Deluxe City of Terrors: Flying Buffalo Offers “Old School” Adventure Time for Solo Play!

OK, Fellow RPG Fans… Pop Quiz time!

What was the second modern role-playing game ever published – D&D being the first?


If you quickly answered, “Tunnels & Trolls”, then give yourself a gold star!

Following in the wake of a rising star in the role-playing game market called Dungeons & Dragons (original edition), T&T made its debut back in 1975 and is still going strong today – and it’s still published by Flying Buffalo. Back in the day, many considered the game system to be a blatant D&D “ripoff” - even by yours truly (mea culpa), who was utterly devoted to TSR’s flagship RPG system. But then again, I did find myself picking up a T&T adventure or supplement occasionally, and adapting it to my D&D campaign. Flying Buffalo’s T&T product line was old school gaming right to the core, even if a bit tongue-in-cheek - and occasionally, quite ribald.

This past summer, Flying Buffalo re-released an updated version of a T&T adventure from 1978, a module designed for use by a single player, with no game master required. Deluxe City of Terrors has been updated for use with the Deluxe Tunnels & Trolls rule set, and now offers an opportunity for gamers to experience an Old School Rules blast-from-the-past!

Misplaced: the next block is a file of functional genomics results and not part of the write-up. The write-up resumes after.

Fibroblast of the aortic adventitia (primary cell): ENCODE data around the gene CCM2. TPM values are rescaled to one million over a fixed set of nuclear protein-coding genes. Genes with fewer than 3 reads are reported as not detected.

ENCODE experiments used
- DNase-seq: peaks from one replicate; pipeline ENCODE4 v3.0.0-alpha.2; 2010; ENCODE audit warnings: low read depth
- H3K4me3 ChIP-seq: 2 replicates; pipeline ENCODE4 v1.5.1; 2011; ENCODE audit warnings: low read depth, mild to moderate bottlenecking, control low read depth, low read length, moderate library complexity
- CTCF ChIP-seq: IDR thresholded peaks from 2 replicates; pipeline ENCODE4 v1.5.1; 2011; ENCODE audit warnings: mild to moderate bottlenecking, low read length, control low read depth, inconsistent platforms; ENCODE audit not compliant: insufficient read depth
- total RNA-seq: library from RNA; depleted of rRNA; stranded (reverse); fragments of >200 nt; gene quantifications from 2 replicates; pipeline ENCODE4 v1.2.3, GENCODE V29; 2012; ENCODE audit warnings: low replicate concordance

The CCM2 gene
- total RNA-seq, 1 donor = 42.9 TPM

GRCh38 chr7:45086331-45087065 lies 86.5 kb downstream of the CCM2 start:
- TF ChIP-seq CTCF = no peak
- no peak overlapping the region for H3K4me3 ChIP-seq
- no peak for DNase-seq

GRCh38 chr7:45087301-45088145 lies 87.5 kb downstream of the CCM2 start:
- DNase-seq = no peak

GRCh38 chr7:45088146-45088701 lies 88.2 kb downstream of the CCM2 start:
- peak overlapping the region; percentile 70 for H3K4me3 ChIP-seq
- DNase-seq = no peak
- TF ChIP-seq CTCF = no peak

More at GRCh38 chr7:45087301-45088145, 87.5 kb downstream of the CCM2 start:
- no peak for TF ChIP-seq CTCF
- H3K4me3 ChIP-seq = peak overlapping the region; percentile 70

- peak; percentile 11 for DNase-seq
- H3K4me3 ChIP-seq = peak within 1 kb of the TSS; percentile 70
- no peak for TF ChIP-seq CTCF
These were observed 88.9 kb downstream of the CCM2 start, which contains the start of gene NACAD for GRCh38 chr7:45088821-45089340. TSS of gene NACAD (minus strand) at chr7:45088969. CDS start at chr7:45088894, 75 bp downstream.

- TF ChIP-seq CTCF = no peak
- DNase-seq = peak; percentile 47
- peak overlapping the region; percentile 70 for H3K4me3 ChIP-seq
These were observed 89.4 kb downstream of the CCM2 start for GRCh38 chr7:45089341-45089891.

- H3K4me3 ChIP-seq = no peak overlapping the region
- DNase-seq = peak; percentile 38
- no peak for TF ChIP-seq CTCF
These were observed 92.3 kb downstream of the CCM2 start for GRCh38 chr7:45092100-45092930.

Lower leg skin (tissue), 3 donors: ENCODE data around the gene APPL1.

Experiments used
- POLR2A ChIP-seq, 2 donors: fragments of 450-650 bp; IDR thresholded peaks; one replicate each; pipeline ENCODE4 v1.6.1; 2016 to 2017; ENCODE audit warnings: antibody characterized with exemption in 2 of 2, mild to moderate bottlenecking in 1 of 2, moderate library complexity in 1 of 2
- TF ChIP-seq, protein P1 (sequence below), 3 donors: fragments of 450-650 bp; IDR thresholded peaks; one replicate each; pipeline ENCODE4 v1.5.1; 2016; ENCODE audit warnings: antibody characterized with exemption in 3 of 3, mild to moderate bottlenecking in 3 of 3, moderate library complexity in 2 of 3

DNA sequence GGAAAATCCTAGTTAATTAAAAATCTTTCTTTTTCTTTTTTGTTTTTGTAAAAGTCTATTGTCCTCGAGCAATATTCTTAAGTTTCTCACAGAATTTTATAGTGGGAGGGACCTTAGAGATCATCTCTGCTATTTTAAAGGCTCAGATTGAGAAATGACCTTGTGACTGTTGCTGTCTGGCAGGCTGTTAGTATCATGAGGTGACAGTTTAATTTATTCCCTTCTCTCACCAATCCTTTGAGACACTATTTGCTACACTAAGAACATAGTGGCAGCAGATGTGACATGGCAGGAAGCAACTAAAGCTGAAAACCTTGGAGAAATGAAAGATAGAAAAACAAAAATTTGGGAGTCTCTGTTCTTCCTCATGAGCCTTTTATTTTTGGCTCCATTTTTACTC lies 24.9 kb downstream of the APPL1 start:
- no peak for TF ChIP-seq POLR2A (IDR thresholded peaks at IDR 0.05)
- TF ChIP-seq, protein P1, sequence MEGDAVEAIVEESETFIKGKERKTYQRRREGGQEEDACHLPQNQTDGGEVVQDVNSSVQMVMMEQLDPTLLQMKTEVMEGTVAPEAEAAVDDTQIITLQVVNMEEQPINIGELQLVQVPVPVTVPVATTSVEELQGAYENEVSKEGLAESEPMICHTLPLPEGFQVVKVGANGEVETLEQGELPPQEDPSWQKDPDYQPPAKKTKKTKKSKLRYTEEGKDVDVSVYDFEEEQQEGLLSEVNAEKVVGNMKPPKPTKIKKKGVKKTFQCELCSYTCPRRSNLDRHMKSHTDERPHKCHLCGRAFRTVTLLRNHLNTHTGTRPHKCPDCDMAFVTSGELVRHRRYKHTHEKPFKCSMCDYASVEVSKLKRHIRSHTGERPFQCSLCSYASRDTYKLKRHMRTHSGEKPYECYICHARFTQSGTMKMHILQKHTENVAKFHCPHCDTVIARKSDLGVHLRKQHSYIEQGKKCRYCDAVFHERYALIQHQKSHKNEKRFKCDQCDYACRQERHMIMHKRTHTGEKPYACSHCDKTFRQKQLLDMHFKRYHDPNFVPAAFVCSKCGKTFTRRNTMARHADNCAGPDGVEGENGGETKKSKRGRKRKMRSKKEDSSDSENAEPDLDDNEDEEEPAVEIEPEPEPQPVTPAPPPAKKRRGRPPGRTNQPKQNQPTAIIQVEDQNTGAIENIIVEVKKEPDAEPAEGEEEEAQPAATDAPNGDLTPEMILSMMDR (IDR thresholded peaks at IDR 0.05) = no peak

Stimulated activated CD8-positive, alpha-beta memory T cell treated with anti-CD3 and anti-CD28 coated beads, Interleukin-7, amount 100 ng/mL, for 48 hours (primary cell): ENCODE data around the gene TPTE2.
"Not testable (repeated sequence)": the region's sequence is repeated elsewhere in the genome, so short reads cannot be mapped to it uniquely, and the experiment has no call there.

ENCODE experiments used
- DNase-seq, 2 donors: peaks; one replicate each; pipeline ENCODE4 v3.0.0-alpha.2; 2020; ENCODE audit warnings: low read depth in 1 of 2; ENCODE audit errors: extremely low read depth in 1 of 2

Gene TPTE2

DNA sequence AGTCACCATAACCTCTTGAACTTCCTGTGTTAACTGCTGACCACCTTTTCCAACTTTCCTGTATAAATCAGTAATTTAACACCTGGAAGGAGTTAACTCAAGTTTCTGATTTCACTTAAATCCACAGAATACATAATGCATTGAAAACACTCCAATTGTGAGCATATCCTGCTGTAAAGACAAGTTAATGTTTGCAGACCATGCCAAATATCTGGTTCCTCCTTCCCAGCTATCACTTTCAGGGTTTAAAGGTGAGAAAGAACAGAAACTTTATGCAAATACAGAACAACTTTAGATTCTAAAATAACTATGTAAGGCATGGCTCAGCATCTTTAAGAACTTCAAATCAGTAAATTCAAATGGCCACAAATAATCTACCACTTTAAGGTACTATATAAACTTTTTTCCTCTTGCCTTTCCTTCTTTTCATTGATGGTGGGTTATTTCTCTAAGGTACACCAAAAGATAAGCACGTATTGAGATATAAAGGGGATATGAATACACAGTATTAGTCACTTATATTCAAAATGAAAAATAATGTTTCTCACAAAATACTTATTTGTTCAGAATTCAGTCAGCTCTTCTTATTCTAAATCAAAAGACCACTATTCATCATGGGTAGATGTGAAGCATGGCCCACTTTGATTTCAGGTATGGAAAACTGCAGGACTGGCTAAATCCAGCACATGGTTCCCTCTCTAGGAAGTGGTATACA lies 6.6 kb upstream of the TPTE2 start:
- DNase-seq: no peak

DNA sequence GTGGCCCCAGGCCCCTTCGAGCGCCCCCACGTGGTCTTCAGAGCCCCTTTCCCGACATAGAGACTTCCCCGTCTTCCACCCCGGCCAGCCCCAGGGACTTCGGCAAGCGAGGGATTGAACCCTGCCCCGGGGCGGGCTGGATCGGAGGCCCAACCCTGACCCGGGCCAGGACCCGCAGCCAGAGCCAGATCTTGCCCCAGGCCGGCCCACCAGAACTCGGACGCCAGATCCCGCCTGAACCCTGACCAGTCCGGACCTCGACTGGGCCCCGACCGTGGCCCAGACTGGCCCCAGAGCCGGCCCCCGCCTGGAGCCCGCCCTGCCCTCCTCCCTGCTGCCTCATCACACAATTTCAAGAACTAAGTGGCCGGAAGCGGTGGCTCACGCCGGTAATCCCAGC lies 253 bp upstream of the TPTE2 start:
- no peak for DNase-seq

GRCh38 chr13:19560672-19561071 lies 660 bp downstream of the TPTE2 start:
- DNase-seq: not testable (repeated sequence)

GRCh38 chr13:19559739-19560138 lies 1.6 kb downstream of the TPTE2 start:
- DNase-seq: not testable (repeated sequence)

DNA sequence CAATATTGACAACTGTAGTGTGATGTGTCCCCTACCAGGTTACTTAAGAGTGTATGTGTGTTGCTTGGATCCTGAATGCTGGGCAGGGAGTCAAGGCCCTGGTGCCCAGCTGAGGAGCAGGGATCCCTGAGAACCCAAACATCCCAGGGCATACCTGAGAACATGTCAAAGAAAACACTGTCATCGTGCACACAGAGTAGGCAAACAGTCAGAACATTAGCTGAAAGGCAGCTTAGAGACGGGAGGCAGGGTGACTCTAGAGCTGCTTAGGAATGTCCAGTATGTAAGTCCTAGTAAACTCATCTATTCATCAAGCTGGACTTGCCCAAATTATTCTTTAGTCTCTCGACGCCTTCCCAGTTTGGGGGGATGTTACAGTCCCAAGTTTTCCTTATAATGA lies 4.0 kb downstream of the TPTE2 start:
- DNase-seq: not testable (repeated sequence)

Deluxe City of Terrors (for Deluxe Tunnels & Trolls)

  • Designers/Writers: Michael A. Stackpole
  • Illustrations: Rob Carver, Liz Danforth & Steve Crompton (cover); Rob Carver and Liz Danforth (interior)
  • Publisher: Flying Buffalo
  • Year: 2013
  • Media: PDF (226 pages)
  • Price: $4.95 (PDF available from the RPGNow)

Deluxe City of Terrors
is a solo adventure for Deluxe Tunnels & Trolls, updated from its original release in 1978. The “solitaire” adventure comes complete with numerous adventure paths set in a single city, and includes rules for adapting T&T characters for use in this adventure.


Product Quality

The production quality of Deluxe City of Terrors is very good, with the sharp and humorous writing style known throughout many of the T&T product line. The adventure paragraphs are numbered in a huge bold font that is hard to miss, allowing the player to find the correct section to read quickly from a page full of adventure bits.